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Lexi is such a ditz it drives me nuts. She’s always punching the wrong keys on the register, and then I have to come over and void the transaction. She could learn this stuff herself – she’s been here for a year – but she’s lazy. Blondes. They spend their whole lives having stuff handed to them.
It’s Friday, opening night on two of our screens, one of them that Norwegian mystery writer who begins all of his titles with The Girl Who. I’m hovering over one of my everyday delights –a spanking clean popper, ready for the day’s first batch – when I hear the familiar two-syllable whine.
“Ja-azz! Can you help me?”
You’re beyond help you freakin’ moron.
“Sure.” I walk over, dissect the latest faux pas, and hit the usual buttons. Nothing. I try again. Shit. I smile at our customers, a young Asian couple.
“I’m sorry. I’ll be right back.”
I leave them in Lexi’s inept care and race-walk to the office, where Fosh is posting something on his Facebook page.
“Hi, boss. Did you change the security code?”
He scans the ceiling, searching his memory. “Ye-ess. Just a moment.” He burrows into his desk. His cell phone goes off.
“Fuck, Lexi! Just a…”
Lexi stands in the frame of the hall. Trailing behind her are tentacles of black smoke.
“Shit!” I run to the fire extinguisher, but I can’t work the latch.
“I’ve got it.” Fosh frees it up and runs to the lobby, where the popper is sending out smoke like the stack of a locomotive. He mumbles something in Farsi and hands me the extinguisher.
“Get everybody outside.”
His ferocity snaps me into focus. I wave a few customers into the street and prop open the doors. A river of smoke climbs the marquee. I stand to the side, holding the extinguisher in case anybody needs it. Lexi comes up to offer a few helpful insights.
“Shit, that was scary! What the hell was that?”
I feel the surge of heat but I can’t stop it. “That was the oil overheating. Which wouldn’t have happened if I didn’t have to help you every five fucking seconds because you won’t learn your fucking job!”
Lexi undergoes her own kind of surge. Her eyes crinkle, she starts to cry, and then she runs off down the street.
“Wow,” says Javid. “You’re kind of a bitch! I like that.”
I check the smoke, which seems to be lessening. “I guess I held back too long.”
“You know, less intelligent people make their way through life by developing delusions about themselves, and they fill those delusions with helium. You have to be careful about popping them, or you’ll end up with a high-pitched voice.”
“That is the weakest analogy I’ve ever heard.”
“See? There you go, popping delusions.”
“So what’s the word?”
“Boss man cut the circuit to the popper. This kind of thing has happened before – no flames, lots of smoke. We’re supposed to tell the customers that the first showings are cancelled. Oh! Here’s a few now.”
He heads for the ticket window, where a dad and two girls are studying the scene. I cradle my fire extinguisher and take a moment to feel sorry for myself.
I arrived at Tony’s boat to find that he intended to share me with three of his friends. One of them was celebrating a long-awaited divorce. I refused, but then he doubled my price. As we neared Angel Island, I actually began to enjoy it. Something about being the focus of all that energy. Now I am deeply afraid of myself.
I’m about to start our surf-punk song when I see a smile and freeze. Smeed leans over and gives me a stage aside.
“Yeah. I got it.” I kick up the beat (three tom, one snare) and we’re off. As my hands sink into auto-mode, I allow myself a sideways glance. Now she’s laughing.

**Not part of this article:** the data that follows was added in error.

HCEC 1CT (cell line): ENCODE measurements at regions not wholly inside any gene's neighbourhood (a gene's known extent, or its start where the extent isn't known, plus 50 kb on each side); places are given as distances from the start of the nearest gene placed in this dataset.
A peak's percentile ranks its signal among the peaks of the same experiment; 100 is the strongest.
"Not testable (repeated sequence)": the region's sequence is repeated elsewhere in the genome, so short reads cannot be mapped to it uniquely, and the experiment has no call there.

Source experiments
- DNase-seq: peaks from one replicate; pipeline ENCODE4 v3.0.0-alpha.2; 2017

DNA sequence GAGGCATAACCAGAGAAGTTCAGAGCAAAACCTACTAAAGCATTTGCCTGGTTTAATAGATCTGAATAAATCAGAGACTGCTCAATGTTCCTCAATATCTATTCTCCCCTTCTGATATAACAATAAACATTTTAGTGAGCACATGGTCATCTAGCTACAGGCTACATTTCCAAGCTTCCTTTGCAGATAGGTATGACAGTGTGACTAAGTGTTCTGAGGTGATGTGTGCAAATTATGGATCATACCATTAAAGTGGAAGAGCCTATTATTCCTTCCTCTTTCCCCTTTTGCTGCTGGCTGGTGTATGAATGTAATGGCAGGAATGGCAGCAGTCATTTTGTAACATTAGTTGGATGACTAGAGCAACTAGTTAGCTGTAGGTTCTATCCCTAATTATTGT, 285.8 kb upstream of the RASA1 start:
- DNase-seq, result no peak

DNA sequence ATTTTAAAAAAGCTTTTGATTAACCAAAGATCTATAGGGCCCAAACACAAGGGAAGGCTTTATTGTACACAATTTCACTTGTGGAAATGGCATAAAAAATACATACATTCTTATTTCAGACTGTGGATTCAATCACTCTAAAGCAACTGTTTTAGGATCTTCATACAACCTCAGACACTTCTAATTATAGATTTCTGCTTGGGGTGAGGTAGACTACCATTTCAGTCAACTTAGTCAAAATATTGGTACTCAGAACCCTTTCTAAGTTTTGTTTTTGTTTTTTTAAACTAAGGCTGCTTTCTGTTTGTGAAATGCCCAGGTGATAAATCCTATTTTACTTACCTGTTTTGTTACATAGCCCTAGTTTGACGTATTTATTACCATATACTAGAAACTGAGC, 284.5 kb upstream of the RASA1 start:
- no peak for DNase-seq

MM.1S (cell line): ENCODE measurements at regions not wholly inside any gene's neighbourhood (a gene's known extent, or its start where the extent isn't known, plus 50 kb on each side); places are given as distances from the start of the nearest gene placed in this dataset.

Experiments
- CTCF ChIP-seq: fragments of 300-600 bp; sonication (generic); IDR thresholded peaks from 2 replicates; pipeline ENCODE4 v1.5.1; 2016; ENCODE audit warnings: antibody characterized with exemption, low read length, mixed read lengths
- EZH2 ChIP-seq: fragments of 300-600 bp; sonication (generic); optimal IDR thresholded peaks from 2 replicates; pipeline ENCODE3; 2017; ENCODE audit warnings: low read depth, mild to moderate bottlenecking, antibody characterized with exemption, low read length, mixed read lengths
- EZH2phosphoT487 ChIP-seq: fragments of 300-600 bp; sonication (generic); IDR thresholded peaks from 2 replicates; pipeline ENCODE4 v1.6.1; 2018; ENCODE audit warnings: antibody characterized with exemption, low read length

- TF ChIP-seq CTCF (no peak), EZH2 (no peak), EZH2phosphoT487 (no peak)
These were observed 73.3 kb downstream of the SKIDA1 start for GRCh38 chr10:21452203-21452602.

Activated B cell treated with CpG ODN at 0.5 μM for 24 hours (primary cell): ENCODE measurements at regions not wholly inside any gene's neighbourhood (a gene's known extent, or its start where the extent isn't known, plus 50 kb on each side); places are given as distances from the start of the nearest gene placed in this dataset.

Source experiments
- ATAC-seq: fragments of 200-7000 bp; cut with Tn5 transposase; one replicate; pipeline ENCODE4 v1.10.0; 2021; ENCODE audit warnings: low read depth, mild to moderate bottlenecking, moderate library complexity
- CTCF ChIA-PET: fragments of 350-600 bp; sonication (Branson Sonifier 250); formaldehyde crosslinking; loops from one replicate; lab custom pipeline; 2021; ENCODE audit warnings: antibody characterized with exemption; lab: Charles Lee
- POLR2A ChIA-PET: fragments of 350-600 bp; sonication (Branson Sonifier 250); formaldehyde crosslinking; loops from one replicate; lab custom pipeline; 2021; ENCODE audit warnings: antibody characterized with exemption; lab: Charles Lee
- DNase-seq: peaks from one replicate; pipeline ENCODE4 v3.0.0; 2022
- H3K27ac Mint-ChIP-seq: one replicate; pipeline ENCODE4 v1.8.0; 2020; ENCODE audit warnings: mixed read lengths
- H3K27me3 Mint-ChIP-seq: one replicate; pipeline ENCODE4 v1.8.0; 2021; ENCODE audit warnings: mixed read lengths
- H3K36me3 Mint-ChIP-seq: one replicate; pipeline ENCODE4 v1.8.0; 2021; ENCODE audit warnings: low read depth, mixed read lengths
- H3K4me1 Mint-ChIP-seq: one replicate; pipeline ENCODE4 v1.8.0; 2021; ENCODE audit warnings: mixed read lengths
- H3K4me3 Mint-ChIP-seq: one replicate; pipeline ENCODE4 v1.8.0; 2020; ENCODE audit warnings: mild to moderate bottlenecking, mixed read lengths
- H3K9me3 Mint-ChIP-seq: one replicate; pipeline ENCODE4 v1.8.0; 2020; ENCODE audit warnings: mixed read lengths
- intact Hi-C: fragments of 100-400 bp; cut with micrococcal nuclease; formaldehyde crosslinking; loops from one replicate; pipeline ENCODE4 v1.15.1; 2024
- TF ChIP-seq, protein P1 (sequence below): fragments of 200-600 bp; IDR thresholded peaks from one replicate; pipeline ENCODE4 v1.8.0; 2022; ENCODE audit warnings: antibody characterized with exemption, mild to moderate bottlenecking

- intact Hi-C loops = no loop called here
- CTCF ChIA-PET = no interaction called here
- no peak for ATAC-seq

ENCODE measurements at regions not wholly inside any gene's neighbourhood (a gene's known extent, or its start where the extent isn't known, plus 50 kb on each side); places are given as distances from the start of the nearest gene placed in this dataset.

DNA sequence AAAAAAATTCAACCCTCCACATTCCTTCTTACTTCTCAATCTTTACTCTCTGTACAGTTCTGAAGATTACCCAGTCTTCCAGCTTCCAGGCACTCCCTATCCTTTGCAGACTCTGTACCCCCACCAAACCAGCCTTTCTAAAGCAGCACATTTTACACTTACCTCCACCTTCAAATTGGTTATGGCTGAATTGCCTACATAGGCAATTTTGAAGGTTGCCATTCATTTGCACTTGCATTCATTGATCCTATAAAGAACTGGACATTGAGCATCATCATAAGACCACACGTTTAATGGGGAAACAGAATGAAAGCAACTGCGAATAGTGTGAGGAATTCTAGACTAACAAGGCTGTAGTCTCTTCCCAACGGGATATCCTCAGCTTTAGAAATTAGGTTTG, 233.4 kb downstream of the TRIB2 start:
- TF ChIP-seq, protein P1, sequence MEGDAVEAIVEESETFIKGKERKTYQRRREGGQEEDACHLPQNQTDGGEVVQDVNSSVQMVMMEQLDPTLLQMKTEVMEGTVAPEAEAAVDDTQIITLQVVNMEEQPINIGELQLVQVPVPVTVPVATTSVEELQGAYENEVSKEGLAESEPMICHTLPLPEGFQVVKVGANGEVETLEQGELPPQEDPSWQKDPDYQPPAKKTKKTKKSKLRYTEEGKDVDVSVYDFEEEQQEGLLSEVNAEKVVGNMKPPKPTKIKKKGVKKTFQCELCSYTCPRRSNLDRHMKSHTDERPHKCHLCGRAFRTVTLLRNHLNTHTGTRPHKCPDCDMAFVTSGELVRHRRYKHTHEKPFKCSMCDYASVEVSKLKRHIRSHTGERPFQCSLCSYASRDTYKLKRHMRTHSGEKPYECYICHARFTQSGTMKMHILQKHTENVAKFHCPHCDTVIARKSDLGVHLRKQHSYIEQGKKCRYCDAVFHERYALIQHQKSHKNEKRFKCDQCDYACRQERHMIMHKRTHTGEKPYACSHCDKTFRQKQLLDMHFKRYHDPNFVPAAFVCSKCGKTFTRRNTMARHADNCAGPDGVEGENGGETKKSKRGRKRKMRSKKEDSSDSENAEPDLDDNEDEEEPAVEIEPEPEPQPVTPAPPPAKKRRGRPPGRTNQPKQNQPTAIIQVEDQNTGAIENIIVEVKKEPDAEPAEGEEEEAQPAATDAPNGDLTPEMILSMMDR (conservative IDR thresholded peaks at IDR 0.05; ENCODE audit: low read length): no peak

“Geez. You surprised me.”
“So I noticed. Your band is wonderful.”
“We’re pretty tight without the dachsunds.”
“I’ve had such a hellish week, I totally forgot about tonight. But I saw a flyer at the Depot.”
“So you set the fire.”
“Oh God! You saw it?”
“I work across the street.”
Jasmina scans the room – the Baby Seal Club setting up, our squad of followers dominating a large table up front. “This place have an outdoor area?”
I take her hand and lead her to a small patio out back. Across the alley, the well-heeled of Mill Valley are eating Italian food.
She smacks her lips. “So how do you write these songs? Where do they come from?”
“Well, first we hook a couple of mics to a computer and keep it running. This one time, I laid down this caveman beat and Smeed came up with a chord structure – let’s see, full measures of E, G and A, followed by a little cut on D and C. I doubled up the beat and Pamela started vibing some vocal lines. Later on, when we…”
I would go on, but I’ve got Jasmina’s tongue in my mouth. This one lasts for a full minute.
“You know… if I’m talking too much, you can always just… tell me to shut up.”
“I think I prefer my way.”
“I’m not really complaining. But tell me, these little guerilla attacks – what’s that about?”
“You don’t know?”
“I am a visitor from the planet Jehovah. Your ways are strange to me.”
She looks down and rubs a spot on her pinkie. “I’m not exactly sure myself. I do it because I can’t help not doing it. I find you kissable. As for the ferocity – well, it’s been a long time. Not that I’m… What I mean is… could we just enjoy this part before we get onto… the other parts?”
I have to laugh. “Oh! Believe me. See previous comment, ‘planet Jehovah.’ But let me… Hold still a second.”
She freezes, as if she expects me to wipe away an eyelash. Instead I duck down and kiss her very softly, for a very brief time. She keeps her eyes closed, as if she’s expecting more, then opens them and smiles.
“You see,” I say, “those kind of kisses are okay, too.”
“And everything in between?”
“And everything in between.”
Smeed pokes his head through the doorway and grins. “Paul! Safety meeting, Mark’s van. Are we a plus-one this evening?”
Jasmina tilts her head. “Safety meeting?”
I take her hand. “Trust me.”
“I think I will.”
“Excellent,” says Smeed. “I’ll get you a seat next to the wheel well.”
The wheel well is, in fact, poking into my ribs, but I’m also serving as Jasmina’s pillow. I rest a hand along her waist and take in the tremors of her laughter as we pass a joint. I don’t think I’ve had a better moment in my life.
I am back in the red armchair, which I think has become my safe zone. I have become a regular visitor during my breaks, and have grown accustomed to the gazes of my uncles, Voltaire and Jefferson.
I used to think that the shop had no customers, but I have discovered the illusion. Everybody parks in the back. Perhaps The Free Thinker is like a porn shop – perfectly legal, but you don’t necessarily want to be seen entering. I doze a little to the music of the register, happy that my honey is doing well. I see him walking up through Enlightenment, carrying a small book. He kisses me and sets it on my lap.
“Now that we’ve deconstructed St. Paul, it’s time we blow up Christmas.”
I put on my best sad-face. “Oh! Poor Christmas.”